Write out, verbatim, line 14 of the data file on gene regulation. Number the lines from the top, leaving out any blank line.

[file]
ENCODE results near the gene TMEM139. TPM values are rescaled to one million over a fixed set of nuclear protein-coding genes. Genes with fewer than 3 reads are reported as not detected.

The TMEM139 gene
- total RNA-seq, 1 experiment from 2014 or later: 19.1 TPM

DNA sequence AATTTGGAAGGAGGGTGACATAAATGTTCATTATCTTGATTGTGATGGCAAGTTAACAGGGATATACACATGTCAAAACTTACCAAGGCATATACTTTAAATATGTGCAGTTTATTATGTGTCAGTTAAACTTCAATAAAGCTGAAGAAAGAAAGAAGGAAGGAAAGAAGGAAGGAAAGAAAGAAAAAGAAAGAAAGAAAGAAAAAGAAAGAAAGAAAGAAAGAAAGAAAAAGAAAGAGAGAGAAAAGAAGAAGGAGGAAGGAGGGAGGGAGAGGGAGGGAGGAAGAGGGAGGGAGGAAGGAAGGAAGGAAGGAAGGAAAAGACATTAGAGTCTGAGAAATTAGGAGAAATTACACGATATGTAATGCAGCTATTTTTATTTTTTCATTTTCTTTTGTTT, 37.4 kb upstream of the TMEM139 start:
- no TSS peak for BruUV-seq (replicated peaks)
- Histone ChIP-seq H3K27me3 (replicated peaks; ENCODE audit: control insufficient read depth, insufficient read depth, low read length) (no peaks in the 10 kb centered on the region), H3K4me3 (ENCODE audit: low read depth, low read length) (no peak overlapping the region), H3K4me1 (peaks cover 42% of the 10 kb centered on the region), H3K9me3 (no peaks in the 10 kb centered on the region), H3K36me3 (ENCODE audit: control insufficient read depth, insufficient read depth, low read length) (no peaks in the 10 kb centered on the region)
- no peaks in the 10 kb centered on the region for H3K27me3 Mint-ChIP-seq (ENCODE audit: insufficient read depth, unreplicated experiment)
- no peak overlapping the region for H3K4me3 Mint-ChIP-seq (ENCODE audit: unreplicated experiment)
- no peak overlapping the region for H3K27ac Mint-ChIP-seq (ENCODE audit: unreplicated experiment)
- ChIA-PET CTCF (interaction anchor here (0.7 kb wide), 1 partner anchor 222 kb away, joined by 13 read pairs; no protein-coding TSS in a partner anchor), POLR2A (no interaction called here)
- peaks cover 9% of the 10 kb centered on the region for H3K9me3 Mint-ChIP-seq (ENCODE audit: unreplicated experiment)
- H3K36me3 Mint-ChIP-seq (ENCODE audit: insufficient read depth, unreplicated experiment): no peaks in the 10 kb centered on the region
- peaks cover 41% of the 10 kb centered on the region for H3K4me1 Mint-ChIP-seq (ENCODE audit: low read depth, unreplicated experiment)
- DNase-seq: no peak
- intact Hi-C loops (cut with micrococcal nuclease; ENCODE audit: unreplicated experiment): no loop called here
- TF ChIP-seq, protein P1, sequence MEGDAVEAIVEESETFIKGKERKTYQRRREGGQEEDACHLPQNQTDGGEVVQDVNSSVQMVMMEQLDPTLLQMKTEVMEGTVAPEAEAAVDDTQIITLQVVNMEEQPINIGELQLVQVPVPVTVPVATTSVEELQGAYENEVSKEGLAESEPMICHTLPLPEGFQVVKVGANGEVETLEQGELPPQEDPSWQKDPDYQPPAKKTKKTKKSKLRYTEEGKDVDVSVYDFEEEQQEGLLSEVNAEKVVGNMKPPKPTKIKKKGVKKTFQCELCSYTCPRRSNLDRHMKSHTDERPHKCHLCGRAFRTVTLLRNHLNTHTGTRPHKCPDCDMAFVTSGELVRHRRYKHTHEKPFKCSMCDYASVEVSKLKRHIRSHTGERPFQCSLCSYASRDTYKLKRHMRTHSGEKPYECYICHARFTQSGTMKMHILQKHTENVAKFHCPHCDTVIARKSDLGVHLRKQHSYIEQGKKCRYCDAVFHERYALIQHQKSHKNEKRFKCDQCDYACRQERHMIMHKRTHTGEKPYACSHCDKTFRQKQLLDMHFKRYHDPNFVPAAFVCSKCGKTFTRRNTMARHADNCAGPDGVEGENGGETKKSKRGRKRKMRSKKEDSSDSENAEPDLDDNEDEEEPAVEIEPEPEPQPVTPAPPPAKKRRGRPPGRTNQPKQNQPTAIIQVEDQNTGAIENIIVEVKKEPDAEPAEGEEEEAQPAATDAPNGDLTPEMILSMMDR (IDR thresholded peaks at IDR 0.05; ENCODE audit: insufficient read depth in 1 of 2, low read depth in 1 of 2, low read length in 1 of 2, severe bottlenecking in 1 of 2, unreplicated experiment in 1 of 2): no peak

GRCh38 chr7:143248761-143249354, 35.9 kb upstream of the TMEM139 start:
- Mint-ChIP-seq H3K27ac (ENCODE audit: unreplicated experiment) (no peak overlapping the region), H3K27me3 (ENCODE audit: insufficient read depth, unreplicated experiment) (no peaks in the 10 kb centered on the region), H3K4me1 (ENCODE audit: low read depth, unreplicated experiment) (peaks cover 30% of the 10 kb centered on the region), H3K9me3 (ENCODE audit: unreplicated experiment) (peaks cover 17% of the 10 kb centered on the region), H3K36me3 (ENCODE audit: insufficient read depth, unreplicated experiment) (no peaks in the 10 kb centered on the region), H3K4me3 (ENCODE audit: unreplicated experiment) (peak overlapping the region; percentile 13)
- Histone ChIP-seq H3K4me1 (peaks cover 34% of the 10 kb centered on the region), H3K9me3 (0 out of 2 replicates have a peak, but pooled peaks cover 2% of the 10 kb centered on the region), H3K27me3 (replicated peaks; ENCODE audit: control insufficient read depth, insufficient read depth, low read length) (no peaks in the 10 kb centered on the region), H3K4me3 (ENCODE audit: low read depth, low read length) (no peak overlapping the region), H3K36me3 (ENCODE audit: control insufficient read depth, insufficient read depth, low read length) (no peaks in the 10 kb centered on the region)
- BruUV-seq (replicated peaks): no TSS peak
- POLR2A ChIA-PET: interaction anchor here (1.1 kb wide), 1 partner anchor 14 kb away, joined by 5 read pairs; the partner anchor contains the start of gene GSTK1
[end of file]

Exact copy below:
- DNase-seq: no peak